Leave a Comment
When word of Eisenheim's astounding illusions reaches the powerful and pragmatic Crown Prince Leopold (Rufus Sewell), the ruler attends one of the magician's shows in order to debunk Eisenheim during the performance. But when the Prince's intended, Sophie von Teschen, assists the magician onstage, Eisenheim and Sophie recognize each other from their childhoods—and a dormant love affair is rekindled. As the clandestine romance continues, Uhl is charged by Leopold to intensify his efforts to expose Eisenheim, even while the magician gains a devoted and vocal public following. With Uhl doggedly searching for the reasons and the man behind the trickery, Eisenheim prepares to execute his greatest illusion yet.
Based on a Pulitzer-prize winning shot story by Steven Millhauser called "Eisenheim the Illusionist", for Illusionist writer/director Neil Burger the challenge in translating it was to do so without losing what was beautiful about the story. He says, "It’s a beautiful gem of a story, lyrical and transcendent. The images and tone of it are quite cinematic, but the story itself is more of a fragment and somehow, not a film. I loved the story, but it wasn’t immediately clear how to solve the narrative puzzle and transform it into a full-blown movie."
At first glance Burger doesn't seem like the guy to make a magician battle movie powered by Hollywood heavyweights. The Illusionist is only Burger's second film. His first was the 2002 micro-indie Interview with the Assassin, a film few have heard of and even fewer have seen. Burger did however win a Independent Spirit Awards for Best First Feature and Best First Screenplay. Alright, those sound a little like booby prizes. They're what you give to the new guy when you don’t want to give him one of the real awards. Still, Burger may have something.
He's taken the challenge of getting The Illusionist right seriously, obsessing over not just how best to preserve the tone of his source material, but looking for a better understanding of the time period in which it's set. "I read everything I could about the Hapsburgs, about the Secessionist movement, and about the magic from that time—both the illusions themselves and the social world of the magicians," says Burger. Most of the magic tricks in the film are based on real illusions performed by the magicians of the time. Characters invented for the purposes of the film are also based on real people, to give the film as authentic a feel as possible.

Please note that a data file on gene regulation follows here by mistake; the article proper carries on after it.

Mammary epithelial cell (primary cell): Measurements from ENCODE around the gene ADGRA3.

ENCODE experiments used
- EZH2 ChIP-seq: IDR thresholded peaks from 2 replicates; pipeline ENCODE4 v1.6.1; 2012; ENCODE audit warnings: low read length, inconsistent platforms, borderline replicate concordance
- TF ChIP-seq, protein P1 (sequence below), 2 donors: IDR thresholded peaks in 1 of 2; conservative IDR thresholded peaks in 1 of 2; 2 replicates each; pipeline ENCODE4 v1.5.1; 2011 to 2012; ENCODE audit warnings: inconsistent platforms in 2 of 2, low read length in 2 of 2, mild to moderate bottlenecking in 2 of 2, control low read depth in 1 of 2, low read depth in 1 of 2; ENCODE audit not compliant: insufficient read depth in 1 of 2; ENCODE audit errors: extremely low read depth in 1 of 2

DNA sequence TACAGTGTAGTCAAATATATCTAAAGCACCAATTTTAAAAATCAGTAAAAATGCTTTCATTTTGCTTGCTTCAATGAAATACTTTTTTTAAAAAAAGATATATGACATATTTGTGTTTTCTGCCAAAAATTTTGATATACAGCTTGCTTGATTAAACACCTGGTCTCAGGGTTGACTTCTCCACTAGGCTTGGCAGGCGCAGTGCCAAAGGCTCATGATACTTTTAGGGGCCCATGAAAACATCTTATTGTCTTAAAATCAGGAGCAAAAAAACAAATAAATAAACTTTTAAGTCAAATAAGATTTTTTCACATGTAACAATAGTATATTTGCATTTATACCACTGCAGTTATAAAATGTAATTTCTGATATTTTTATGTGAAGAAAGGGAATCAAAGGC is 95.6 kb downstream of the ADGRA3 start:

Burger brought Edward Norton in as his lead looking for fresh perspective. Unlike a lot of actors Edward hasn't spent much time mucking around in period pieces, and if you look back on his resume, he hasn't often been a romantic lead either. He is however a big fan of magic, and threw himself wholeheartedly into learning the craft well enough to pull off Eisenheim's tricks. "Edward is actually ‘performing’ the tricks that you see him do. He’s so dedicated, he learned how to do them all," affirms Burger.
To re-create turn of the 19th century Vienna, Burger and his team went to the new Hollywood default, Prague, for filming. It's become the new shooting location de jour for anyone wondering where to point their camera in Europe. The city's cobblestone streets and gas lamp lit roads are easily swapped in for just about any 19th century Euro city.
The challenge for The Illusionist though will be coming out on top as the year's best magician battle movie. Batman Begins director Christopher Nolan has a similar themed film on the way as well, though his releases somewhat later in the year. With bigger named Nolan already on everyone's mind, The Illusionist may end up being confused for that "other" magician movie. But The Illusionist is not The Prestige, a film which focuses less on romantic elements and more on pure magician ego. Burger's movie has its own unique voice, and he'll prove it when the film opens this August in the last days of the summer movie season.